Small Wars Journal

Can There Be U.S.-Afghanistan Relations Beyond the Realm of Security?

Can There Be A U.S.-Afghanistan Relation Beyond the Realm of Security?


Said Sabir Ibrahimi

 

Pundits who urge the U.S. to stay in Afghanistan argue national security interests and point out to threats emanating from Afghanistan. Indeed, 17 years ago, it was national security that took the U.S. military to Afghanistan. To date, the presence of more than 20 transnational terrorist groups in the region continues to justify the American military involvement in the country. However, a broader question that is rarely asked is whether counterterrorism is the only issue that brings the two nations together?

 

The U.S. military has said that there are some 20 transnational terrorist groups operating in and around Afghanistan that can pose a serious threat to the U.S. national security interests. However, less emphasized is the fact that the majority of these terrorist groups are not based in Afghanistan or directed by the Afghans. Data from the U.S. intelligence and other sources show that an overwhelming majority of these jihadi groups, including what is left of al-Qaeda and the Islamic State of Khorasan (IS-K), have either originated from or have safe havens in Pakistan. Even the Afghan Taliban (and the Haqqani Network), arguably the only Afghan “nationalist” insurgency, is also based in Pakistan. Other insurgent groups from Tajikistan, Uzbekistan (IMU), and East Turkmenistan’s Islamic Movement (ETIM), who are seeking autonomy from China for Xinjiang province, are all also foreign.

 

Nevertheless, some of the aforementioned groups, famously the Taliban and IS-K, are widely operating in Afghanistan. In addition to the insurgency, Afghanistan also has a warlord problem. The country has become the hub for insurgency and instability because of continuous external support for the insurgent groups from abroad, as well as a divided Afghan political elite and weak Afghan state institutions. Under these circumstances, pundits are right,  an abrupt U.S. withdrawal could lead to the dissolution of the system created post-2001. As such, the security issue requires a long-term U.S. counterterrorism engagement, however, security engagement is not all there is for the U.S. to engage.

 

It is hoped that peace negotiations underway between the U.S. and the Taliban could lead to a deal between the Taliban, the U.S., and the Afghan government. This way a major threat (the Taliban) could be defused by bringing them into the political fold. Such a solution would be the best-case scenario, about which many are skeptical. Worst would be the continuation of war with or without the U.S. that could lead to yet another Afghan civil war reinforced by Afghanistan neighbors and other regional powers. Assuming the U.S. is successful in convincing Pakistan and the Taliban to cease hostilities against Kabul, it is likely that there is a peace deal. For such a deal to become a success and become viable, the U.S. would engage with Afghanistan beyond the realm of security.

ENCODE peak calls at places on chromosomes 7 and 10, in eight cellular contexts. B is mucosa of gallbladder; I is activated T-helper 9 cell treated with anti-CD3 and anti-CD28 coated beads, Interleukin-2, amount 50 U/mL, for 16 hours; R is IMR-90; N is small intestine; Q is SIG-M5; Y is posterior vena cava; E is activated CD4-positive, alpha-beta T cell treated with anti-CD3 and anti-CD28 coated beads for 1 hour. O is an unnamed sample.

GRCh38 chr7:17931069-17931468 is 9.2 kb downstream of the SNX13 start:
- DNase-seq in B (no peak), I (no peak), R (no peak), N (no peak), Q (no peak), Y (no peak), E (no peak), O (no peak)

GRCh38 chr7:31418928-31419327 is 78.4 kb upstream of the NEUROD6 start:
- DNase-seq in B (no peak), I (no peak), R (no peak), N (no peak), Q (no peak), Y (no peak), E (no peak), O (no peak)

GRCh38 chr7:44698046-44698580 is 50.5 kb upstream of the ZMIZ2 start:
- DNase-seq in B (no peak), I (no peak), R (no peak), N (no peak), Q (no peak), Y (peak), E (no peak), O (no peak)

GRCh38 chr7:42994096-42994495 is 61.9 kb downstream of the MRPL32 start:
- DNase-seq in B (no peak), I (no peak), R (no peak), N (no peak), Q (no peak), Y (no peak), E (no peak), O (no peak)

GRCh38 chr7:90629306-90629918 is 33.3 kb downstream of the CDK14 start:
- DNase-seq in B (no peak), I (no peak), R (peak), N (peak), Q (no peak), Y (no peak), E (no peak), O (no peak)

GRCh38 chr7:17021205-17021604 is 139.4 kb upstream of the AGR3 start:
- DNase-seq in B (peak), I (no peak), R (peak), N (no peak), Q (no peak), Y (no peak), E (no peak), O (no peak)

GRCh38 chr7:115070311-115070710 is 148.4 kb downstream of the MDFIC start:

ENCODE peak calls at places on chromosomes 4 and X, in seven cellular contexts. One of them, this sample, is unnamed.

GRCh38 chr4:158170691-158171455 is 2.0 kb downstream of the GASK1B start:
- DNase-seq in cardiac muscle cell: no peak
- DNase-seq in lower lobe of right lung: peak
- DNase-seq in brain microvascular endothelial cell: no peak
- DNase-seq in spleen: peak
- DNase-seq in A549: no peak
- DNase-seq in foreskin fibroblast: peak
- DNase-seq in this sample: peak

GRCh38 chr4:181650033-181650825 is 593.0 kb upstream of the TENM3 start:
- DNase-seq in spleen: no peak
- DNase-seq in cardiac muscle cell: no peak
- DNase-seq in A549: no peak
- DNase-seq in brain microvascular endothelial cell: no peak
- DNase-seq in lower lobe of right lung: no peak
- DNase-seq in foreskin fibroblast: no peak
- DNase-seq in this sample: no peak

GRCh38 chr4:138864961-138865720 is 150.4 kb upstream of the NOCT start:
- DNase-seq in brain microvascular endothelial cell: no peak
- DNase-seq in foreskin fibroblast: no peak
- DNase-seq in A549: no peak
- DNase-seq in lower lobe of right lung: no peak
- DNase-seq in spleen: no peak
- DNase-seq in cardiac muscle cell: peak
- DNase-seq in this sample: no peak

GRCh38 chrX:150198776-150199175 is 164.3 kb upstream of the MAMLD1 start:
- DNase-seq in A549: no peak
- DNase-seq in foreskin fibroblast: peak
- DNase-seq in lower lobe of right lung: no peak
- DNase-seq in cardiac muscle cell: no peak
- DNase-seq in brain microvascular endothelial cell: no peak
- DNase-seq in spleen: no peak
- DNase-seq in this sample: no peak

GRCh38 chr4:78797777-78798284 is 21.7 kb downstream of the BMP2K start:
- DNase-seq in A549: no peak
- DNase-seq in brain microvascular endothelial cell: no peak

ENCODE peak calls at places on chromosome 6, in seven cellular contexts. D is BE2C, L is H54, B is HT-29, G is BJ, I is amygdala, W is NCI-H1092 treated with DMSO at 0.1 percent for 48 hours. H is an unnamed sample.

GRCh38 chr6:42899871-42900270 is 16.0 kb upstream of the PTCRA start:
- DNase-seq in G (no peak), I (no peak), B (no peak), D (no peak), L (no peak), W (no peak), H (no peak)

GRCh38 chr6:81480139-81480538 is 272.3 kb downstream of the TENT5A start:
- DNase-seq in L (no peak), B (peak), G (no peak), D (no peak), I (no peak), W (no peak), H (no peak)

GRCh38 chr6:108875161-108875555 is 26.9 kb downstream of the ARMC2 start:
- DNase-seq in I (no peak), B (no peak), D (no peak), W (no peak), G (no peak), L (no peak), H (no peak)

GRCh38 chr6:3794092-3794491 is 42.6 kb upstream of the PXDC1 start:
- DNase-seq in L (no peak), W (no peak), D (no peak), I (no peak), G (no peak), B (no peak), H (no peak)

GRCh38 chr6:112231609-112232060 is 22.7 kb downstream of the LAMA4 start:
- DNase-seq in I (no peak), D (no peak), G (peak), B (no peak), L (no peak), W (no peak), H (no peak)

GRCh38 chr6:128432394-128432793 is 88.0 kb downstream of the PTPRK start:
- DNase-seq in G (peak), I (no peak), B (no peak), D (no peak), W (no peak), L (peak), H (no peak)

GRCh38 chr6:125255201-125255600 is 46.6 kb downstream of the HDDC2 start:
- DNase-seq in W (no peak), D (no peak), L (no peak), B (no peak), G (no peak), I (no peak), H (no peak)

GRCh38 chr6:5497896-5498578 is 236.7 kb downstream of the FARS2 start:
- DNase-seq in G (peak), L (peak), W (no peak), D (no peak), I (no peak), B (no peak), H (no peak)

The U.S.-Afghanistan relations could be expanded to the areas of economic development and democracy. This is not to say that the U.S. has not been involved in these sectors before, but the issues have been that the American involvement in economic development and democratization has been in support of America’s counter-terrorism mission in the country. Now is the time that support for economic development and democratization is made a priority and given as much importance as counter-terrorism.

 

Kabul is making great leaps in terms of economic connectivity. From a landlocked country often dependent on one neighbor, Afghanistan is now connected to Central Asian, India, Europe, and China. The Afghan mineral wealth is estimated at about $1 trillion that is untouched, which could be utilized to benefit both the local people and investors. Afghanistan can also offer human capital – 70% of the population is under the age of 40. The U.S. supports some of these economic programs already but more could be done. For instance, encouraging the U.S. private sector to invest in Afghanistan.

 

The U.S. is advocating for the democratization of countries such as Iran and Venezuela while in Afghanistan the U.S. has remained less vocal about it. This is when Afghanistan has embraced democracy and has held three presidential and parliamentary elections, noting that all had transparency issues, but people participated in these elections with enthusiasm. The Asia Foundation and other surveys show that a majority of Afghans favor democracy. These studies also show that Afghan men and women do not want to go back to the era of the Taliban. The U.S. can help Afghanistan develop a stronger democracy, including creating a professional and unbiased election commission, decentralization of power and building on the gains of the last 17 years. In a region plagued with dictatorships, military rule, and theocracies, the U.S. has a golden chance to help Afghanistan become a flourishing democracy and an ally.

 

Said Sabir Ibrahimi is a Research Associate for Afghanistan Regional Project at New York University’s Center on International Cooperation. Opinions expressed in this essay are personal.

 

About the Author(s)

Said Sabir Ibrahimi is a Research Associate for Afghanistan-Pakistan Regional Project at New York University’s Center on International Cooperation. Opinions expressed in this essay are personal.